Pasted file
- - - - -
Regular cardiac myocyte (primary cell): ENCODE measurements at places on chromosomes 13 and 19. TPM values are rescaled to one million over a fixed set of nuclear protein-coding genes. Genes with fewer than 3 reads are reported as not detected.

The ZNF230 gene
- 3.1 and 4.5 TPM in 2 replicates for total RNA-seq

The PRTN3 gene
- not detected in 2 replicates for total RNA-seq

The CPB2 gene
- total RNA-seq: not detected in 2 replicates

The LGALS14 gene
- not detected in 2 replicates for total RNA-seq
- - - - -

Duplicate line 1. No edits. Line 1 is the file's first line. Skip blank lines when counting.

Regular cardiac myocyte (primary cell): ENCODE measurements at places on chromosomes 13 and 19. TPM values are rescaled to one million over a fixed set of nuclear protein-coding genes. Genes with fewer than 3 reads are reported as not detected.